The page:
During this session of the UN Human Rights Council (May 27 to June 14), Kishore Singh, the UN Special Rapporteur for Right to Education, presented a report that describes the ways in which the right to education (which is characterized as an “economic, social, and cultural right” in UN treaties) is justiciable. In the report, he also encourages States to promote access to courts for people who claim violations of the right to education.
Many member-states supported the recommendations in his report during the Human Rights Council meeting as you can see from this video. Portugal even introduced a resolution calling for States to create mechanisms to make education rights more justifiable.
The United States representative, however, expressed concern in regard to several aspects of the report. The representative, for example, said “while quality of education is the highest of ideals and something we strive for in our schools daily, we do not agree with the phrasing in this report implying that existing rights include quality education.” This statement comes at a time when we are seeing a crises in our public education system across the nation. We essentially have a dual public school system— some schools provide quality education while others do not. Several cities are closing schools (in many cases in minority communities). Chicago’s Board of Education is closing over 10% of its public schools effective at the end of this school year. Additionally, the United States representative disagreed with Mr. Singh’s interpretation of a 2003 New York Court of Appeals decision that teacher quality is justiciable.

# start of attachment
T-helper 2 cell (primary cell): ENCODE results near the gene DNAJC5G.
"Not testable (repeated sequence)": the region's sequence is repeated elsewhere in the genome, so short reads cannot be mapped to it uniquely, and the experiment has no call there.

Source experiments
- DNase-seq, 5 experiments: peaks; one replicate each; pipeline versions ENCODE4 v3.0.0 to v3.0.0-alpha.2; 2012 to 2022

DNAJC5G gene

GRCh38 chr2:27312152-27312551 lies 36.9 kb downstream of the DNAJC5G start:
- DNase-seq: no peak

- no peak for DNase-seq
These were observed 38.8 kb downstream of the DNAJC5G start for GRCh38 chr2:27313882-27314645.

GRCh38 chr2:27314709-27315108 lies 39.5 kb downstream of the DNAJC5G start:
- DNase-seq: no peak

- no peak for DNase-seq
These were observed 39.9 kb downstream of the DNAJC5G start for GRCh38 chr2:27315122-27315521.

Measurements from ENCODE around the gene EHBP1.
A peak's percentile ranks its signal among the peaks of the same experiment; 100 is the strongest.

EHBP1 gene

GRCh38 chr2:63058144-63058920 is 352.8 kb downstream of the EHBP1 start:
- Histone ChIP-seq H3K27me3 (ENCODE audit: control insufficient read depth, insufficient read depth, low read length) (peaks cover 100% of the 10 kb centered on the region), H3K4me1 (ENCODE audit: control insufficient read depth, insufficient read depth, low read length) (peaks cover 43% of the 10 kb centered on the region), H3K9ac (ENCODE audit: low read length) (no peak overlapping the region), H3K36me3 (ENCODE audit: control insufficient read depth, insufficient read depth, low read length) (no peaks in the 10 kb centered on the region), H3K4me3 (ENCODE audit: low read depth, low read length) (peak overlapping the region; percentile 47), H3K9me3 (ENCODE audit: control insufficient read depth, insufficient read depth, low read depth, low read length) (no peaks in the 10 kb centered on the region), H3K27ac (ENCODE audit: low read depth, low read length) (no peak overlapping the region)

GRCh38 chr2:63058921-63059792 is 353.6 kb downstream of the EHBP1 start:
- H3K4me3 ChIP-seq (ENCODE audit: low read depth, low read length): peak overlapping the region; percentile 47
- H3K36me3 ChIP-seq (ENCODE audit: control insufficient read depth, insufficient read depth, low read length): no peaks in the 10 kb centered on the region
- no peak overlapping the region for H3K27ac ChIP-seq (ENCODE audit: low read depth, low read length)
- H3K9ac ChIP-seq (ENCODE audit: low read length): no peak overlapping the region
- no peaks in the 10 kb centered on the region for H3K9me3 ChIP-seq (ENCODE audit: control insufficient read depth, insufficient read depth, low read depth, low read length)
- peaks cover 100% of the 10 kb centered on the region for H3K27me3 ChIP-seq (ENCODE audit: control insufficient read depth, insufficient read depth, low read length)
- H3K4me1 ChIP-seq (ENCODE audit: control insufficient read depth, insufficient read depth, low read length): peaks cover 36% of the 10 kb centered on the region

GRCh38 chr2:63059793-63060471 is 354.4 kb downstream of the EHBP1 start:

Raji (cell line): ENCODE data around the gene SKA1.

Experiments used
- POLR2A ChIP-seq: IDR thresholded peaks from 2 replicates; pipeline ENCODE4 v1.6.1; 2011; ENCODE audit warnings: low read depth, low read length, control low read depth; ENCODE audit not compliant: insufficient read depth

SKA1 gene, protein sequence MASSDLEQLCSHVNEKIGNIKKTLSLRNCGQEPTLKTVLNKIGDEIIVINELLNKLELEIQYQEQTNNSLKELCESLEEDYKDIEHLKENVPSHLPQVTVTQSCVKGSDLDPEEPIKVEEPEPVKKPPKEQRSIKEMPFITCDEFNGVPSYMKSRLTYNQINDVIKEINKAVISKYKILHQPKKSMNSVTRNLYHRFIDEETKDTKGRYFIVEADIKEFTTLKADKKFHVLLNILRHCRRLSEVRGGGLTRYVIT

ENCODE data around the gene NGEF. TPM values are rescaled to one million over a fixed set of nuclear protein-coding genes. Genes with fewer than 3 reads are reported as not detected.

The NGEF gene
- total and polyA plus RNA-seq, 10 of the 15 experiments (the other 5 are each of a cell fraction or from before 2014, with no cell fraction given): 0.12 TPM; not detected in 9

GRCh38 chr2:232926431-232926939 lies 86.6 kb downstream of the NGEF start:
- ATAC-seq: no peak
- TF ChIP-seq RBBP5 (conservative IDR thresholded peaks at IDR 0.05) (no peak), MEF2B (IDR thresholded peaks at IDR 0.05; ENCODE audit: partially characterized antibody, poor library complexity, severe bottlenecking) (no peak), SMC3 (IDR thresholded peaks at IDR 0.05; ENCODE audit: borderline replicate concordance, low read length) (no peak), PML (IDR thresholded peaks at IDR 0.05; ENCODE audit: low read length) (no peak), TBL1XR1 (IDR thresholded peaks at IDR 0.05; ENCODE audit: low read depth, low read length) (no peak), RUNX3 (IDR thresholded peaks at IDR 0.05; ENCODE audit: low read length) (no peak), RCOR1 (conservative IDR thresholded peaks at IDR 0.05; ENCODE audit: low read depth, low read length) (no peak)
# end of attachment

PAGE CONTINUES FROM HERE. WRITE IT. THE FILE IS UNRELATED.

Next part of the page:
I had an opportunity to participate in a side-event during this Human Rights Council session on promoting justiciability of the right to education by using indicators in litigation.